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JUTTE: a weaponless weapon kata? – Elmar T. Schmeisser

Jutte has always been a problematical kata. In general it has been ignored and/or despised for tournaments as it is neither spectacular nor does it appear to make any kind of combative sense. Its postures are Kabuki-like, its movements counterintuitive and any attempt to apply it as a "defense" against a staff will inevitably result in broken fingers.

I propose an alternative – that this kata is not a defense against a staff, but instead is a kata demonstrating attacks with the staff, while hiding the fact (by omission) that it is actually a staff kata and not an empty hand kata at all. In fact, Nakayama states in Best Karate - #1 Comprehensive (M.Nakayama ©1977) p.109: Jitte - " The movements in this kata are numerous, bold and grave and may be performed with a staff in hands. It is appropriate for learning effective use of the hips and for blocking with a staff. The performance line is cross shaped , the number of moves is 24, and time required is about one minute."

I give here the kata sequence in two parallel series: with and without the staff. In every frame, one can overlap almost exactly the body images. The staff methods follow reasonably well those of the Taira lineage staff basics, but not the Matayoshi or Rueiryu methods.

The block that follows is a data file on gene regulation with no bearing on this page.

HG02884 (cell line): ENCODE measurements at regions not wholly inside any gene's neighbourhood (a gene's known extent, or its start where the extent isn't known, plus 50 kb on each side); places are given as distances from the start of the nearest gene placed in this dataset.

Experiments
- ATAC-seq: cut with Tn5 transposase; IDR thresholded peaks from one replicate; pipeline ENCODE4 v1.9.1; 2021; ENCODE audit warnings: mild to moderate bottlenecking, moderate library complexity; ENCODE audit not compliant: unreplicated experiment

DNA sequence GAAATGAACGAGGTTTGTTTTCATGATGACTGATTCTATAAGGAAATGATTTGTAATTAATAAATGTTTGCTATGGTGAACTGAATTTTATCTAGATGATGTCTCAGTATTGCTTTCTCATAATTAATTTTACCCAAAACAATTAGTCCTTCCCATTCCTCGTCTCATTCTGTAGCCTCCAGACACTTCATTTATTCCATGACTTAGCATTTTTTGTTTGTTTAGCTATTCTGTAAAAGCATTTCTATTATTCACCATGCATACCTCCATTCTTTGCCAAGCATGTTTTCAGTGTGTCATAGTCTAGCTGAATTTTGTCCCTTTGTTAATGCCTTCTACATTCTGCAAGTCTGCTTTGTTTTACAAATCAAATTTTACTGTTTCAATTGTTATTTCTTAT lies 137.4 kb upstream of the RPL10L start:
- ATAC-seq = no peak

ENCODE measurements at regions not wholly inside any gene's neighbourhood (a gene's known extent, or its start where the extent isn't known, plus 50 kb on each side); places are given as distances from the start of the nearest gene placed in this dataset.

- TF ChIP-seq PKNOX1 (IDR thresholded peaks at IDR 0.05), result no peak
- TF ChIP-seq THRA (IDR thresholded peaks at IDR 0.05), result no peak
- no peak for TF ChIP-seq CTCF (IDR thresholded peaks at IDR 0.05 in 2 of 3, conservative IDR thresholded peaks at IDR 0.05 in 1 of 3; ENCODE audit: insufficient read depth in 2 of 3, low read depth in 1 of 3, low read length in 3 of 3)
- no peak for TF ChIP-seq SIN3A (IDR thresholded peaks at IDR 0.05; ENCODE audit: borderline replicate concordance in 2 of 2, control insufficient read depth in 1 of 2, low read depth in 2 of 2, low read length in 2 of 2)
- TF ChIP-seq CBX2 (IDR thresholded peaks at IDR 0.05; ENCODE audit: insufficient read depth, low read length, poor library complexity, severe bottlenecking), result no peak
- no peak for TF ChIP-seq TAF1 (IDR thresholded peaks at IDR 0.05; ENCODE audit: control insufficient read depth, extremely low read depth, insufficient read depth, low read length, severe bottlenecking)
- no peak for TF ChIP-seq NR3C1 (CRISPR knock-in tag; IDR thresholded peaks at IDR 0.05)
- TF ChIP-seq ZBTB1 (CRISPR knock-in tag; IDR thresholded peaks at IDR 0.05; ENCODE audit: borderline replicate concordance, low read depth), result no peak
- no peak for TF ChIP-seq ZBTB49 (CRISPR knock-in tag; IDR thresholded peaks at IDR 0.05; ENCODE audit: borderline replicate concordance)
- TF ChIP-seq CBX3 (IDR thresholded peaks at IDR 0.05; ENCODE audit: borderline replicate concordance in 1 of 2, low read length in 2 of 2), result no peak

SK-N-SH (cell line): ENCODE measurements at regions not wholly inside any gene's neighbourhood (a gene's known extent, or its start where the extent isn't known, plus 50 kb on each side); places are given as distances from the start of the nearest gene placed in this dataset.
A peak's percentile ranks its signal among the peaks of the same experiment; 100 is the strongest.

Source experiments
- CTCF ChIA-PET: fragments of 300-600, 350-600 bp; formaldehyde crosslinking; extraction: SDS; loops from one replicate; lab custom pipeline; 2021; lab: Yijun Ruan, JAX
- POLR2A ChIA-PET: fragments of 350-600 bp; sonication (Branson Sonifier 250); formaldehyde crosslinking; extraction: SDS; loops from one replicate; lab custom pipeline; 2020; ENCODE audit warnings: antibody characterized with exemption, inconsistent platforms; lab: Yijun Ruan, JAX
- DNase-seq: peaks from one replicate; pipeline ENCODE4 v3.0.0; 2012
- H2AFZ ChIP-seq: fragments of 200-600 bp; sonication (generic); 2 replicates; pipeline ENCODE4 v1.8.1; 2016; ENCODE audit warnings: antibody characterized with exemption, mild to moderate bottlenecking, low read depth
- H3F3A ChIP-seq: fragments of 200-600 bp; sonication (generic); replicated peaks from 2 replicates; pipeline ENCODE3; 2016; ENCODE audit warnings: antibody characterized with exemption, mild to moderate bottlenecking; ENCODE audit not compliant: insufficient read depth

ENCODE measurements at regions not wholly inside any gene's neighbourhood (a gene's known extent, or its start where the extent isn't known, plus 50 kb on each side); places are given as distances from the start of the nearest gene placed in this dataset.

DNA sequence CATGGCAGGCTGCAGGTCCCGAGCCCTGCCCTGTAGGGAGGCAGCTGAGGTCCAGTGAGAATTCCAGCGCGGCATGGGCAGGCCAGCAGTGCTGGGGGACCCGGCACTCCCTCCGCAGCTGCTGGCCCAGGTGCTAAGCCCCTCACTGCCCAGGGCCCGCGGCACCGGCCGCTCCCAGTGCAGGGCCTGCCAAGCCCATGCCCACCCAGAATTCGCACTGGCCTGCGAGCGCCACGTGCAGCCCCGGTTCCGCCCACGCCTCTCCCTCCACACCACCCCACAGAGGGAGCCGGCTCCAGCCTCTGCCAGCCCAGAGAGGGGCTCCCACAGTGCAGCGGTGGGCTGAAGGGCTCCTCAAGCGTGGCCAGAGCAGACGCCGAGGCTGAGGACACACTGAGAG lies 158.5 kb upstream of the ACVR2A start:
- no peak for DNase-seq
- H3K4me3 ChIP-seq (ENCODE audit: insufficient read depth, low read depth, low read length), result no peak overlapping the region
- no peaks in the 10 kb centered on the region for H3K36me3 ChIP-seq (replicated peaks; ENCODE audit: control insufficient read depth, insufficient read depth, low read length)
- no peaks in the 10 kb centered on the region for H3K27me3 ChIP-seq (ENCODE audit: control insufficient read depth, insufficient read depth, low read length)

Start out in natural stance, the staff in the right hand.

 

Simply bring the staff up in front of you, put its butt on the ground and cover the fist with the left hand.

 

As you begin the drop into front stance, strike with the bottom end of the staff.

 

Drop down into the stance and strike with the top of the staff.

 

 

Turn the hand over, completing an inside block movement to kamae.

 

Turn left and begin the double palm heels, beginning an end-for-end rotation of the staff.

 

Again, perform an inside scooping block to end in kamae.

 

Turn to the right and flip the staff again end-for-end

 

Perform a mid-level thrust with the staff while sliding in.

 

Set up a side strike while bringing the left foot in a half step.

 

Use the palm heel to complete the side strike while stepping into side stance. In general, one would of course actually grip the staff with the lead hand, but the point here is that the palm heel is actually powering the strike (I managed to slip, proving Murphy’s Law).

Step in with the left foot, and perform the second side strike.

 

Perform the third side strike. The inset shows the same from the side camera angle, which will be used for the next movements.

 

Cross the right foot moving back down the embusen, release the left hand and use the right to spin the staff clockwise up (hand to hand transfer).

 

Release the right hand, complete the vertical spin, regrasp the staff and thrust.

 

Close up the feet, release the right hand, spin the staff counterclockwise to regrip with the right hand. This is half the next vertical spin.